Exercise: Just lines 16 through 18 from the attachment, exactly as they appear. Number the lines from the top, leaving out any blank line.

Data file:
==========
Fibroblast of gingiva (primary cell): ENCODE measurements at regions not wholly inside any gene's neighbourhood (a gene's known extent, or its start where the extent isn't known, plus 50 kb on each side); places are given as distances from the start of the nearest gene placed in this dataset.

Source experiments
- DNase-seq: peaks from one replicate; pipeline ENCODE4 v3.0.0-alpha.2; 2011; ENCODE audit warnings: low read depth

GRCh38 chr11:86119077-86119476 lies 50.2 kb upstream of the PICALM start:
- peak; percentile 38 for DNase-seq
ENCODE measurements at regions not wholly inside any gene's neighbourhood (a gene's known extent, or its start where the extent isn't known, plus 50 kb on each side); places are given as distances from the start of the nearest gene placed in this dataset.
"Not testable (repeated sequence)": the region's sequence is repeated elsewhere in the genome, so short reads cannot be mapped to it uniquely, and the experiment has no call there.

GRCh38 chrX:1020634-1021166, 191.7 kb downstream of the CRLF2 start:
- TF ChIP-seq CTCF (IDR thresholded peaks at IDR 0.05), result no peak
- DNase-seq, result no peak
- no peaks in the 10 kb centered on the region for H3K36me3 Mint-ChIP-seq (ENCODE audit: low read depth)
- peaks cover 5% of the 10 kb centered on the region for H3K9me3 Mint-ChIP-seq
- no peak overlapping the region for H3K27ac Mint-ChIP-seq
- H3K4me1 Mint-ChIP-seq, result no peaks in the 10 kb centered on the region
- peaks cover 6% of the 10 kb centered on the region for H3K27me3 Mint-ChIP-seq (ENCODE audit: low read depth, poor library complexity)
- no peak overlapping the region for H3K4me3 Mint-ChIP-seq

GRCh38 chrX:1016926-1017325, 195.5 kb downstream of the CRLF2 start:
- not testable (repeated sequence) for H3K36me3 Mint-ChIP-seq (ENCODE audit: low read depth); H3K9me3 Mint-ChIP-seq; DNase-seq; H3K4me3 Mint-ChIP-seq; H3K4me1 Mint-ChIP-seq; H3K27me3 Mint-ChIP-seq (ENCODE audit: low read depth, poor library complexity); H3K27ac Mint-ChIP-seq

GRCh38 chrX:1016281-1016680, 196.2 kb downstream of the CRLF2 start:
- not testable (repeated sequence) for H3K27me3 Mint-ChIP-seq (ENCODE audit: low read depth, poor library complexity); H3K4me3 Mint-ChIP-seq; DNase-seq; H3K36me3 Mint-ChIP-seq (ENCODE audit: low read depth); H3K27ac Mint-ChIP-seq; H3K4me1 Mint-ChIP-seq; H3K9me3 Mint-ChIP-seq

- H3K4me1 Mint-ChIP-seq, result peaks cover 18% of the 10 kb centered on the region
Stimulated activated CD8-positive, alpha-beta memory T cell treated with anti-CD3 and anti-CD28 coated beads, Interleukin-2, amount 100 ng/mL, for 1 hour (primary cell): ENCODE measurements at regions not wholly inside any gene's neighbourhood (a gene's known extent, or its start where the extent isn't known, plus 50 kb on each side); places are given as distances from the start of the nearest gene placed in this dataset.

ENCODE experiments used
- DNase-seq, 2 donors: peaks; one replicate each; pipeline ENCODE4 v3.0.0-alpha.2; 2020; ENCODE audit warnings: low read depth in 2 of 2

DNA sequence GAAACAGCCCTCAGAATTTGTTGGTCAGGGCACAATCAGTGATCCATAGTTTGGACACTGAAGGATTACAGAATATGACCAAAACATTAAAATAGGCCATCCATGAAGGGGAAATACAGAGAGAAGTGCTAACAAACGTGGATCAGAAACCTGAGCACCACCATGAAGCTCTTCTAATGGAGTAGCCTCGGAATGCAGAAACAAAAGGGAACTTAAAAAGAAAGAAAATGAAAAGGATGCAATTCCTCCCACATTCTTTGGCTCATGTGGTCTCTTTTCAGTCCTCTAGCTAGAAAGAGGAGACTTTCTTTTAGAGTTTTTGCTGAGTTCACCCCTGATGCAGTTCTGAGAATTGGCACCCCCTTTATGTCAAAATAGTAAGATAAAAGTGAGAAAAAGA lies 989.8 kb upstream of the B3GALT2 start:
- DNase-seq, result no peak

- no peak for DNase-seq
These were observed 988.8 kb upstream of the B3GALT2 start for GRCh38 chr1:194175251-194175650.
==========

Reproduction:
- no peak overlapping the region for H3K4me3 Mint-ChIP-seq

GRCh38 chrX:1016926-1017325, 195.5 kb downstream of the CRLF2 start:
- not testable (repeated sequence) for H3K36me3 Mint-ChIP-seq (ENCODE audit: low read depth); H3K9me3 Mint-ChIP-seq; DNase-seq; H3K4me3 Mint-ChIP-seq; H3K4me1 Mint-ChIP-seq; H3K27me3 Mint-ChIP-seq (ENCODE audit: low read depth, poor library complexity); H3K27ac Mint-ChIP-seq